PRAGUE (Reuters) – Czechs will be required to undergo a COVID-19 test when they return from summer holidays abroad if they are not fully vaccinated, Health Minister Adam Vojtech said on Thursday.
The step is the government’s first to try to contain the more infectious Delta coronavirus variant which has now hit the Czech Republic.
The central European country of 10.7 million has been harder hit than most others on a per capita basis since the pandemic hit in 2020, and reported 151 new COVID-19 infections on Wednesday.
That is much lower than at the peak of the pandemic but it is the third consecutive week-on-week rise in cases. Also, the reproduction “R” number has risen above 1 for the first time since mid-April, signalling COVID-19 is on the rise again.
Under the new measures, people will need to have a test when they return from holidays abroad – with the exception of those who are fully vaccinated or who have recovered from COVID-19 within 180 days – and employers must refuse to allow workers back without a negative test.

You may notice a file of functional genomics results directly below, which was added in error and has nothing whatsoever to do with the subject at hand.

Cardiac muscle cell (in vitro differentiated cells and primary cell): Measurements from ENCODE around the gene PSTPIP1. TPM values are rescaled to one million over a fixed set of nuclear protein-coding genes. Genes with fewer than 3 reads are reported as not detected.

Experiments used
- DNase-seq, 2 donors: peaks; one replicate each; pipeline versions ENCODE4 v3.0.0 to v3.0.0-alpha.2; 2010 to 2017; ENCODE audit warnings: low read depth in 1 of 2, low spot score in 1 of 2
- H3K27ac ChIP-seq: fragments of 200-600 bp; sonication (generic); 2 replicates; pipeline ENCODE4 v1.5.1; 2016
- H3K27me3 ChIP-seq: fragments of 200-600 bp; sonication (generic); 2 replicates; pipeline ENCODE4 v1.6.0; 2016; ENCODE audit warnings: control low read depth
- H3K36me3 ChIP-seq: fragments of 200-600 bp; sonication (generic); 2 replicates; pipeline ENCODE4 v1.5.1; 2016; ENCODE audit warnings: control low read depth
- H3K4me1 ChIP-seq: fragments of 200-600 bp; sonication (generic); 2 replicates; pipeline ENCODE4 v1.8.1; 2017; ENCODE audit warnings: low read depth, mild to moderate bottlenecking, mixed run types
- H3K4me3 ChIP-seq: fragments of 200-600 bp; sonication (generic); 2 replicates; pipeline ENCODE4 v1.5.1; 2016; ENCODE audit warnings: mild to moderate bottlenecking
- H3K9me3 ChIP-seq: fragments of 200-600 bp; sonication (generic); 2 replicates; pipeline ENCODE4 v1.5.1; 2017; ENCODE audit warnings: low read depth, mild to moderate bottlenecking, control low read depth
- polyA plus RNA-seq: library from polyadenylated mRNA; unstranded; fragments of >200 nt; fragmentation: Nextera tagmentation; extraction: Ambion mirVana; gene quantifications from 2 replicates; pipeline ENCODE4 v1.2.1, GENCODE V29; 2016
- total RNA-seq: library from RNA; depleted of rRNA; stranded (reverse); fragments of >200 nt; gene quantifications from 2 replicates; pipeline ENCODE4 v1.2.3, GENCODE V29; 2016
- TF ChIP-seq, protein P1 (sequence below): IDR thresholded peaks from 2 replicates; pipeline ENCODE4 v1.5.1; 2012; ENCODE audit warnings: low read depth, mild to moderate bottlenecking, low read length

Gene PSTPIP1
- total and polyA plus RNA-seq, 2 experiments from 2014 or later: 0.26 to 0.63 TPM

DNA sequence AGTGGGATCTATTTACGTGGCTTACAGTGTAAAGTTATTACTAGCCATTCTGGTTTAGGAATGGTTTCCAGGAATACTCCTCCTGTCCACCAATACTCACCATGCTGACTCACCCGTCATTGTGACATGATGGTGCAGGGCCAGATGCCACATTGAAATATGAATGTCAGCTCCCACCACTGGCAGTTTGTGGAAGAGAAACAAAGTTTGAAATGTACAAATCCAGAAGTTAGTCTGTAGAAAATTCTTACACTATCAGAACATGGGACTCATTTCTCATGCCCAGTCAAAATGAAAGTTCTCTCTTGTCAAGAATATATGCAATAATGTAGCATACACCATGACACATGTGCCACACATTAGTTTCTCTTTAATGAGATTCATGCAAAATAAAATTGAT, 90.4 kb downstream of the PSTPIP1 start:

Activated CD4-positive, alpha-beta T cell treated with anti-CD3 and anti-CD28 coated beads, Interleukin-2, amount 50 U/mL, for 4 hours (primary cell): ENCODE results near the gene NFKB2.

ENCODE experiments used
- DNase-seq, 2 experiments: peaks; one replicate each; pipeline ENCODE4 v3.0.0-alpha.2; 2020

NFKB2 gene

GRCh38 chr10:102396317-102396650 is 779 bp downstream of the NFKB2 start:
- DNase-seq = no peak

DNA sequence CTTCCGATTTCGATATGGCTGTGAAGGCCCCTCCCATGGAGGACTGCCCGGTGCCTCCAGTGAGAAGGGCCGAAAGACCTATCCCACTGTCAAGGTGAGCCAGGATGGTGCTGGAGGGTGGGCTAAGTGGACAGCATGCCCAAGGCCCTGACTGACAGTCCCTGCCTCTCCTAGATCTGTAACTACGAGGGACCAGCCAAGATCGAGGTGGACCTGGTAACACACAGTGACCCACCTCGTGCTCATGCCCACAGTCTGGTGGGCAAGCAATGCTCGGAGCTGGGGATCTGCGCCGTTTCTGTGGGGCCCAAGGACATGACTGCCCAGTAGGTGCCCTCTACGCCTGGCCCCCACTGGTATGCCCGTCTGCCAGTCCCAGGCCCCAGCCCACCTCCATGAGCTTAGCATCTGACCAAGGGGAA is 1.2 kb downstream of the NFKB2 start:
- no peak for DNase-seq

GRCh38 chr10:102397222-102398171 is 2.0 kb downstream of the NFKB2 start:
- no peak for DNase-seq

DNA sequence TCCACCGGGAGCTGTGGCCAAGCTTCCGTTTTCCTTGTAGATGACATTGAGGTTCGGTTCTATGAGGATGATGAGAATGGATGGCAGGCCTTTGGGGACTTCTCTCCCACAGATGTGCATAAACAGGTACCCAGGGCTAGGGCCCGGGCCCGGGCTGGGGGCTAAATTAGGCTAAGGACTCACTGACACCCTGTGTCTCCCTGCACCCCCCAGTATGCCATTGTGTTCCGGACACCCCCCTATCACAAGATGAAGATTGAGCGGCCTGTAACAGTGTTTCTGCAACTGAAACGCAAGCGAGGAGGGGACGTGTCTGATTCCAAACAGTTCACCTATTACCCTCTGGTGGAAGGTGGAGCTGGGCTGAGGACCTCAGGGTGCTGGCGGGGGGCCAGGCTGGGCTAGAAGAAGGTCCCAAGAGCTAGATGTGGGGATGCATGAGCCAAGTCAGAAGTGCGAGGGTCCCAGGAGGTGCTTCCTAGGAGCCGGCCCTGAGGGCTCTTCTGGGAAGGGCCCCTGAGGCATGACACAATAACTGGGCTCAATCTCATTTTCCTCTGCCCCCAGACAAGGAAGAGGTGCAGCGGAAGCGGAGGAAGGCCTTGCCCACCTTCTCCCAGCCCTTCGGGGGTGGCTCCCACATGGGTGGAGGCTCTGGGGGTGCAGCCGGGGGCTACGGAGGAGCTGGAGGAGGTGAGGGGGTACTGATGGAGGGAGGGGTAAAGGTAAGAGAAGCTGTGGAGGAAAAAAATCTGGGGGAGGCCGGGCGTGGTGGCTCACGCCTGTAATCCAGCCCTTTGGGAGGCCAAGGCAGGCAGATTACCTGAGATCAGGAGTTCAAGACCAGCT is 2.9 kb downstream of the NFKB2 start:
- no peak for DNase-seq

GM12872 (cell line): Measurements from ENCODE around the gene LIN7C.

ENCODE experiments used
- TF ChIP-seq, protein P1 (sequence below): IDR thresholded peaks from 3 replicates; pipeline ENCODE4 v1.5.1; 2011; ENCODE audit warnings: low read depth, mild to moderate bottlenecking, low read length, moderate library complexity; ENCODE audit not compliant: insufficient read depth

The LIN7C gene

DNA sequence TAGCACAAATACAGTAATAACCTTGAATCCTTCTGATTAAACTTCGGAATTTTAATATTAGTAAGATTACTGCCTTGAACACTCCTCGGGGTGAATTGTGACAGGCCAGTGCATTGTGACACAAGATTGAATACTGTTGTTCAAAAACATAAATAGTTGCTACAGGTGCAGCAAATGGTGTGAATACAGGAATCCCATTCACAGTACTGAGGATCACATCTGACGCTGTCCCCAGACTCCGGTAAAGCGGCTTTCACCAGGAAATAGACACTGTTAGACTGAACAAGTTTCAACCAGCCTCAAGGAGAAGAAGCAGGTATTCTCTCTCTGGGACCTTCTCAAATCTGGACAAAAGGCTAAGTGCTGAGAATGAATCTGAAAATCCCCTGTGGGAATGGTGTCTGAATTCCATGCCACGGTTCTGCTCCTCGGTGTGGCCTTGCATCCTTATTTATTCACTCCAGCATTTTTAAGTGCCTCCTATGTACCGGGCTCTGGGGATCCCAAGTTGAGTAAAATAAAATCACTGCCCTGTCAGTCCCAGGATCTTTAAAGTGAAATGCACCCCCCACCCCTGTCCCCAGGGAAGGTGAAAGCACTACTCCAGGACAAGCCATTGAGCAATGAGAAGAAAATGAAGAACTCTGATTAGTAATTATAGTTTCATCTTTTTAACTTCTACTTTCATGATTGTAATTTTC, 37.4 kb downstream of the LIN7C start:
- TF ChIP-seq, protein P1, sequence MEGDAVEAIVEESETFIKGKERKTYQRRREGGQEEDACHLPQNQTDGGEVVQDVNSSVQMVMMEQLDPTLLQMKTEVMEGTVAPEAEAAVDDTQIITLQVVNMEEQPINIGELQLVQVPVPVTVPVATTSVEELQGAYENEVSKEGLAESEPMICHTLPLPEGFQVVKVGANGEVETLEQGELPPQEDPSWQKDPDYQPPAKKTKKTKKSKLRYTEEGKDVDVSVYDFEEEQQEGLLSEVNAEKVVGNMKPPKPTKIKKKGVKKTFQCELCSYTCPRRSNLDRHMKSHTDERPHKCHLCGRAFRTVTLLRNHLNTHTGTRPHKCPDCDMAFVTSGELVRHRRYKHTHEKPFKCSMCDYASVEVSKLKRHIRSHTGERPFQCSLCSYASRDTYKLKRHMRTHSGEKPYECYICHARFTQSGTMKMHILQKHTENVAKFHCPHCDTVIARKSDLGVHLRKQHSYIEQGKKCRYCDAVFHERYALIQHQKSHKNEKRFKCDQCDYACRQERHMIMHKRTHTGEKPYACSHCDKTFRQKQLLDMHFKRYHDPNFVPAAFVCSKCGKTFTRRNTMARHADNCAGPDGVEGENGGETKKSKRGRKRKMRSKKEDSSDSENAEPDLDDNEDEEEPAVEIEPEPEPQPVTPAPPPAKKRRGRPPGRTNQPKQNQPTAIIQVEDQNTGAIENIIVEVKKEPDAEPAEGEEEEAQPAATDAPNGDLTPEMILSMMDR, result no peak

The country has administered 8.24 million doses of COVID-19 vaccines, mostly the Pfizer/BioNTech shot, and 3.28 million people have been fully vaccinated.
In March, the government ordered firms to test their employees, turning to mass testing as it sought to keep factories running to avoid a harsh economic hit.
Vojtech also said on Thursday the government had downgraded travel bans to about 18 countries with the highest risks of infection, including Russia and Brazil, to strong recommendations against travel after legal consultations.
(Reporting by Jason Hovet, Editing by Timothy Heritage)